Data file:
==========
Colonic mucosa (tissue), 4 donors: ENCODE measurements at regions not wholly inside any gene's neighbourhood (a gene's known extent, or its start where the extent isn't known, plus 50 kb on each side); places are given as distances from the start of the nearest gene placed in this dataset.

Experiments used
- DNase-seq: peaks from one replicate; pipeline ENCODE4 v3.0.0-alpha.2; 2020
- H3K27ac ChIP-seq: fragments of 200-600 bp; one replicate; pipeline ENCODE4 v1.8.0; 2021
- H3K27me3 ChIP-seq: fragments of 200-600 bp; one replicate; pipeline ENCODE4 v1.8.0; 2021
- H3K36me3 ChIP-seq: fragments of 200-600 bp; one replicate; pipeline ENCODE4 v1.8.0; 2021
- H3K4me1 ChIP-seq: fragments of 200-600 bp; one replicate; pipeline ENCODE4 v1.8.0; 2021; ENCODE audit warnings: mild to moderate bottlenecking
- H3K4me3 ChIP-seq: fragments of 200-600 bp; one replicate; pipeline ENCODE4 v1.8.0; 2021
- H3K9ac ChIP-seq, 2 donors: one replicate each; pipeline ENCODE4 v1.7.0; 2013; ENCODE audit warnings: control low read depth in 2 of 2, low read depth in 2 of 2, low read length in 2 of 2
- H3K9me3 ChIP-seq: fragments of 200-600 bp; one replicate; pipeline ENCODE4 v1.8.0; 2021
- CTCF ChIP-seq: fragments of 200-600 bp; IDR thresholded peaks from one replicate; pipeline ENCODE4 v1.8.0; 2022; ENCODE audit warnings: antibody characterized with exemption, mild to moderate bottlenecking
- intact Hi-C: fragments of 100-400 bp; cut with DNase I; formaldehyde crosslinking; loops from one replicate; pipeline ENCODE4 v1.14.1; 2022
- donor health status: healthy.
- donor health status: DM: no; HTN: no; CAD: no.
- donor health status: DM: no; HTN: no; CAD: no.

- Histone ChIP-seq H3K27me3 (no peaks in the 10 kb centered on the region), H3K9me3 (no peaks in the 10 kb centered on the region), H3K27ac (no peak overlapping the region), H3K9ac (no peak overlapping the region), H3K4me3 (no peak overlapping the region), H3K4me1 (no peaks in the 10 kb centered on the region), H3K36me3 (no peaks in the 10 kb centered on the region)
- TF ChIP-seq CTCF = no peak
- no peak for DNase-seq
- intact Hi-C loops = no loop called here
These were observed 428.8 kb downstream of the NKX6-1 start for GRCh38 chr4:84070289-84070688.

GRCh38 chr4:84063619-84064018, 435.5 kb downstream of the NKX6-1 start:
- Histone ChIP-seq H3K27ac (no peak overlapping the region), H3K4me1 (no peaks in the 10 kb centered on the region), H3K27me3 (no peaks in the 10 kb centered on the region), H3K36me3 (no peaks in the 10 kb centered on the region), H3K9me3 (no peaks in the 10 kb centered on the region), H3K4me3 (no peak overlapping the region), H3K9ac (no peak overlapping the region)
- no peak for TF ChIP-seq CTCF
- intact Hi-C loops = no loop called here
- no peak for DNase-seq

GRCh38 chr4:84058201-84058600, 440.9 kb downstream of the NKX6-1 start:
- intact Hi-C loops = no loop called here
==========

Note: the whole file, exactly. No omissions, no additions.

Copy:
Colonic mucosa (tissue), 4 donors: ENCODE measurements at regions not wholly inside any gene's neighbourhood (a gene's known extent, or its start where the extent isn't known, plus 50 kb on each side); places are given as distances from the start of the nearest gene placed in this dataset.

Experiments used
- DNase-seq: peaks from one replicate; pipeline ENCODE4 v3.0.0-alpha.2; 2020
- H3K27ac ChIP-seq: fragments of 200-600 bp; one replicate; pipeline ENCODE4 v1.8.0; 2021
- H3K27me3 ChIP-seq: fragments of 200-600 bp; one replicate; pipeline ENCODE4 v1.8.0; 2021
- H3K36me3 ChIP-seq: fragments of 200-600 bp; one replicate; pipeline ENCODE4 v1.8.0; 2021
- H3K4me1 ChIP-seq: fragments of 200-600 bp; one replicate; pipeline ENCODE4 v1.8.0; 2021; ENCODE audit warnings: mild to moderate bottlenecking
- H3K4me3 ChIP-seq: fragments of 200-600 bp; one replicate; pipeline ENCODE4 v1.8.0; 2021
- H3K9ac ChIP-seq, 2 donors: one replicate each; pipeline ENCODE4 v1.7.0; 2013; ENCODE audit warnings: control low read depth in 2 of 2, low read depth in 2 of 2, low read length in 2 of 2
- H3K9me3 ChIP-seq: fragments of 200-600 bp; one replicate; pipeline ENCODE4 v1.8.0; 2021
- CTCF ChIP-seq: fragments of 200-600 bp; IDR thresholded peaks from one replicate; pipeline ENCODE4 v1.8.0; 2022; ENCODE audit warnings: antibody characterized with exemption, mild to moderate bottlenecking
- intact Hi-C: fragments of 100-400 bp; cut with DNase I; formaldehyde crosslinking; loops from one replicate; pipeline ENCODE4 v1.14.1; 2022
- donor health status: healthy.
- donor health status: DM: no; HTN: no; CAD: no.
- donor health status: DM: no; HTN: no; CAD: no.

- Histone ChIP-seq H3K27me3 (no peaks in the 10 kb centered on the region), H3K9me3 (no peaks in the 10 kb centered on the region), H3K27ac (no peak overlapping the region), H3K9ac (no peak overlapping the region), H3K4me3 (no peak overlapping the region), H3K4me1 (no peaks in the 10 kb centered on the region), H3K36me3 (no peaks in the 10 kb centered on the region)
- TF ChIP-seq CTCF = no peak
- no peak for DNase-seq
- intact Hi-C loops = no loop called here
These were observed 428.8 kb downstream of the NKX6-1 start for GRCh38 chr4:84070289-84070688.

GRCh38 chr4:84063619-84064018, 435.5 kb downstream of the NKX6-1 start:
- Histone ChIP-seq H3K27ac (no peak overlapping the region), H3K4me1 (no peaks in the 10 kb centered on the region), H3K27me3 (no peaks in the 10 kb centered on the region), H3K36me3 (no peaks in the 10 kb centered on the region), H3K9me3 (no peaks in the 10 kb centered on the region), H3K4me3 (no peak overlapping the region), H3K9ac (no peak overlapping the region)
- no peak for TF ChIP-seq CTCF
- intact Hi-C loops = no loop called here
- no peak for DNase-seq

GRCh38 chr4:84058201-84058600, 440.9 kb downstream of the NKX6-1 start:
- intact Hi-C loops = no loop called here